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Final Table Takedown With Recent World Poker Tour Champion David "ODB" Baker

Baker Takes Card Player Through His Thought Process From Two Key Hands En Route To His First Seven-Figure Score And WPT Title

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David ‘ODB’ Baker has been a fixture in the poker world for well over a decade. The Arizona resident has consistent results dating back to 2004 with his very first cash coming back in 1993. Baker had more than $4 million in earnings and a World Series of Poker bracelet to his name before he added a World Poker Tour title and another $1.015 million to his resume with a victory in the LA Poker Classic this March.

Baker sat down with Card Player to go through his thought process of a couple hands he played at the final table en route to his first WPT title.

Concepts: Pot control due to ICM considerations

The Action: Darren Elias raised to 125,000 on the button, David Baker called out of the small blind and JC Moussa called out of the big blind. The flop was QHeart Suit QDiamond Suit 10Diamond Suit and action checked around. The turn was the 6Heart Suit and Baker led out for 160,000. Moussa called and Elias folded. The river was the 8Spade Suit. Baker bet 160,000 and Moussa called.

Steve Schult: You decide to just call Elias’ raise out of the small blind. You’re out of position for the entire hand against a good player. Is there any merit to three-betting the hand and taking the initiative?

David Baker: In a normal situation, I would probably lean towards three-betting, but with the distribution of chips and JC being short, and with Darren being such an elite player, my thought process was that I don’t really want to build pots out of position and get myself into tricky situations. If I lost a pot because I was a little passive, then that was fine because JC was so short in comparison to the other three of us.

I didn’t want to end up in super awkward spots. I also didn’t want the chip situation to switch and be in a similar spot to JC. My other option in the hand was really just folding. I thought that fold and call were pretty equal in that spot just based on the chip distribution. It’s such a mediocre hand. It rates to be better than Darren’s hand, but it doesn’t really matter. We aren’t talking about running the sim a million times. We’re talking about this one time, so I’ll be on the conservative side with one short stack and three big stacks.

SS: If you were in Darren’s shoes and faced a three-bet from the small blind from another big stack, would you be four-betting lighter than normal in that situation?

DB: I think Darren was playing in such a way that he probably wouldn’t have been too light there. I could have three-bet and been fine to just fold if he four-bet. But it’s not necessarily that he might four-bet. He might flat.

Let’s say he just flats with something like K-Q and it just comes king-high. Now I’ve just roped myself into this hand for a big pot where it’s very hard for me to cooler him with the K-10. And It’s a lot easier for him to have dominating hands with A-10, K-Q, or K-J. So I just decided that my strategy was always to play Darren and Matas (Cimbolas) on the conservative side until we got three-handed.

SS: When the action checks through on the flop, are you pretty certain your hand is good here?

DB: I thought there was a pretty good chance my hand was best. Definitely JC could have a queen. He has all the queens in his range once I flat the small blind to flat the big blind. There’s also a chance that Darren is slow-playing, but I think he pretty much has to be full to slow-play there just because that Q-Q-10 can just smash the J-9 and the K-J and the flush draw.

Even with a queen, you’re just giving a pair a free shot to hit a two-outer. You know, I have like eights and sixes in the spot a lot too.

My hand is not necessarily best against JC, but it’s probably best against Darren. Now, obviously he could have something like A-A or J-J and could just be playing pot control. I think there’s a reasonable chance my hand is good that’s why I probed the turn.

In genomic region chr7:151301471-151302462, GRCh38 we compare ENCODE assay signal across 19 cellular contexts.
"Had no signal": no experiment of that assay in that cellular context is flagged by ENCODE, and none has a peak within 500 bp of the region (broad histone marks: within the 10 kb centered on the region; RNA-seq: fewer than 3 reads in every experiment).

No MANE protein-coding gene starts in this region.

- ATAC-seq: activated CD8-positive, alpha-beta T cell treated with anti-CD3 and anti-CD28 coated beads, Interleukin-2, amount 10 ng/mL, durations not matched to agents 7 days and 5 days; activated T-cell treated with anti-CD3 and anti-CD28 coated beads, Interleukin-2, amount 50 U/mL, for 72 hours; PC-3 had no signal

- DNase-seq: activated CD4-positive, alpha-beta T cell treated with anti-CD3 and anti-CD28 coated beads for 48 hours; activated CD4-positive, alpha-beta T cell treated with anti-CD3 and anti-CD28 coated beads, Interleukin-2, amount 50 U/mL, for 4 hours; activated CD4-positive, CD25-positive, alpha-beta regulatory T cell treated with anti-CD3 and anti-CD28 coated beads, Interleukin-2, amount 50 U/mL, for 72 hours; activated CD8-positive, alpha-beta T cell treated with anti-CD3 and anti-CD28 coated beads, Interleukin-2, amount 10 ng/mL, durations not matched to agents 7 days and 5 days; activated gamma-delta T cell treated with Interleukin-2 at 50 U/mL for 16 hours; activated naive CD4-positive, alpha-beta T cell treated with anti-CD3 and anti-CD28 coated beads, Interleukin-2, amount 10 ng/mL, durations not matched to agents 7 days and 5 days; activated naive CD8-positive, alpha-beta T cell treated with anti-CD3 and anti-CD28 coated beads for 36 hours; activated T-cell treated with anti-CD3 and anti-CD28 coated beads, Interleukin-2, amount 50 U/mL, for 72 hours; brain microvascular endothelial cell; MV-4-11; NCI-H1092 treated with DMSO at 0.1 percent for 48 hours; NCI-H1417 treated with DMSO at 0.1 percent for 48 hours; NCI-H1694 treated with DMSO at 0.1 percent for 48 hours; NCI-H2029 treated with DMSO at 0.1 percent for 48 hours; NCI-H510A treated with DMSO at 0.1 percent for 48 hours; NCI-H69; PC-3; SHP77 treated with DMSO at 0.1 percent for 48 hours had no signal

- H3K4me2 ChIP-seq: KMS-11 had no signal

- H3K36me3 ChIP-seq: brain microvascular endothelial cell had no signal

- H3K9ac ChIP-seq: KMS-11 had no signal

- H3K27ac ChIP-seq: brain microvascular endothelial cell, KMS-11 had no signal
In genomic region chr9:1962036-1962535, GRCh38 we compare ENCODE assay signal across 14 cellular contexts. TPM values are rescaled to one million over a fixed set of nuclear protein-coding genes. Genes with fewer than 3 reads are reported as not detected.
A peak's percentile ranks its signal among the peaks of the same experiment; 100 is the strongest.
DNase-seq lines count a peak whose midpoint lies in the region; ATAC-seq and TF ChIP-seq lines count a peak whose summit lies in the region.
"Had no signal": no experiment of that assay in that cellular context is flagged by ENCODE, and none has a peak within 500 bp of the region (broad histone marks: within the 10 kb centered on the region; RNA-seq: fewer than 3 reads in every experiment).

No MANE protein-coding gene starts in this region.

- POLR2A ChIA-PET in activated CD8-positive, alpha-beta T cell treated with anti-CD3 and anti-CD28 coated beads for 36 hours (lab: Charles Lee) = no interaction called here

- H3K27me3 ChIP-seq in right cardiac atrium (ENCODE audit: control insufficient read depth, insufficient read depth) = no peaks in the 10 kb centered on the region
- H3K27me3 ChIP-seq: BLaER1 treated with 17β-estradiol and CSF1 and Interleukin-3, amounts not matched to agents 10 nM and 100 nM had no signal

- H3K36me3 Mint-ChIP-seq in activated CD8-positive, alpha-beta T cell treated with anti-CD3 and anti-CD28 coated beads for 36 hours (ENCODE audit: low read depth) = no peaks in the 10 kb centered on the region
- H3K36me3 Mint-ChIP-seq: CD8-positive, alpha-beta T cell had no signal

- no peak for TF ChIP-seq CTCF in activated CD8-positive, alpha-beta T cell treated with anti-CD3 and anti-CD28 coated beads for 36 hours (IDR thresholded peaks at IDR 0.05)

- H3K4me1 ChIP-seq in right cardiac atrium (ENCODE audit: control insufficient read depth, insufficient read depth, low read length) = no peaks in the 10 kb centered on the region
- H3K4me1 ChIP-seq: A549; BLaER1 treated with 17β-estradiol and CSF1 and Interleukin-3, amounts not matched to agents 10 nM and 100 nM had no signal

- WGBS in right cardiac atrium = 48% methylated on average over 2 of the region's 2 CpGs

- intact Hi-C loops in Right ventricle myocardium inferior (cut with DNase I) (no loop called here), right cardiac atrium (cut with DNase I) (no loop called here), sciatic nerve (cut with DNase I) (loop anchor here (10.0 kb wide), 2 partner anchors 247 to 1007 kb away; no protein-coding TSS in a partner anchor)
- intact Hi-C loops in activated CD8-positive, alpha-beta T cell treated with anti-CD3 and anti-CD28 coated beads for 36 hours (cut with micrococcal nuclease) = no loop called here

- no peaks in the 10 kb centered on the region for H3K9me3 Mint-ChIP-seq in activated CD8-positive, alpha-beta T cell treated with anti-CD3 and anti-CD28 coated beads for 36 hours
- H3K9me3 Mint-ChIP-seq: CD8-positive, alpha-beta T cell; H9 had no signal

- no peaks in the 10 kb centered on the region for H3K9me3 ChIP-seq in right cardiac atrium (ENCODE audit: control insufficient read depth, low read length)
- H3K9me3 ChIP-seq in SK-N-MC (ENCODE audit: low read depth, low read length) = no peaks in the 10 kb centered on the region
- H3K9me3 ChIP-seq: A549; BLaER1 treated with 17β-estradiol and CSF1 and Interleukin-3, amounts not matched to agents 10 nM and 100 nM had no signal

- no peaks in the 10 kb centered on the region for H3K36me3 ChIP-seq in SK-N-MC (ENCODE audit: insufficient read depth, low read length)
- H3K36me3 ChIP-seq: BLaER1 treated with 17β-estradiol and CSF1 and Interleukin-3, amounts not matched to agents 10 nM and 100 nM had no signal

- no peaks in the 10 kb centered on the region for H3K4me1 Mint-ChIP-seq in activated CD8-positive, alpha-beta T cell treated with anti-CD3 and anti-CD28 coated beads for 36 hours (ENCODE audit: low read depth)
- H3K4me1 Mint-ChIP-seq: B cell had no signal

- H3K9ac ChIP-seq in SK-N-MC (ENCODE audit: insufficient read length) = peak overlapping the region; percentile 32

SS: You decide to bet the turn and Moussa calls. At this point, do you think he would shove a queen? How do you think your hand rates against his range int his spot?

DB: I think I’m good a large majority of the time, but I definitely think there’s a chance that he can have one of the few hands that are full here. Basically, probably only Q-10. He’s probably shoving Q-Q and 10-T preflop, so he really only rates to have Q-10 as a hand that beats me. I think he’s raising the turn if he has a queen. He has a lot of draws. He can have K-J, J-9, A-J. I think I’m definitely ahead of his range.

SS: What about your turn sizing? Did you ever think about going bigger to deny equity?

DB: Again, I’m just trying to pot control a marginal holding. I want to get value when I have the best of it, but at the same time I don’t really want to get in large bets. I think that size kind of scares off some bluffs because Q-10 and 10-10 are definitely in my range.

They’ve probably seen the stream and they could see that I flatted 100 percent of my hands versus Darren. I didn’t three-bet him once until we got three-handed. So, everything that they’ve seen up until that point was just flats. I flatted K-K, I flatted A-K, I flatted A-Q suited. So the fact that I flatted the small blind didn’t necessarily take hands out of my range. So I just felt like I could get value, but at the same time control the pot a little bit. I didn’t think they were going to make exotic plays with draws there.

SS: On the river, you decide to bet 160,000 again. Just give me your general thought process on why you decided to bet the river as opposed to check-calling or betting larger.

DB: It was just a blocking bet. I knew that he would probably call with a ten and I have all tens beat essentially. I didn’t think he had A-10 too often. He probably just folds out his draws, which is fine.

I had already planned on folding if he shoved. I don’t think JC is really putting it all on the line there on a bluff. So most likely he’s just trapping at that point and I didn’t want to get trapped for like 400,000. And I didn’t want to check and have him bet like 400,000 or 500,000 and have to call off that much when I could just control the river size.

SS: What’s the worst hand you are going to value bet this river with?

DB: I don’t know. I’m more of a feel player and in the moment I felt like I had it. I’m a limit hold’em specialist and you got to bet rivers when you think you have the best hand. And I thought I had the best hand. I can’t say that every time I’m going to do the same thing.

I definitely see merit to checking to pick off bluffs, but I thought he would call me with a lot there because I could just be betting J-9 or K-J. So I thought I could get called by ace-high, 7-7 or whatever. I bet small enough that he’s not only calling me with other tens. When he called the river, I thought he could have called me with ace-high.

Concepts: Using history to take non-standard lines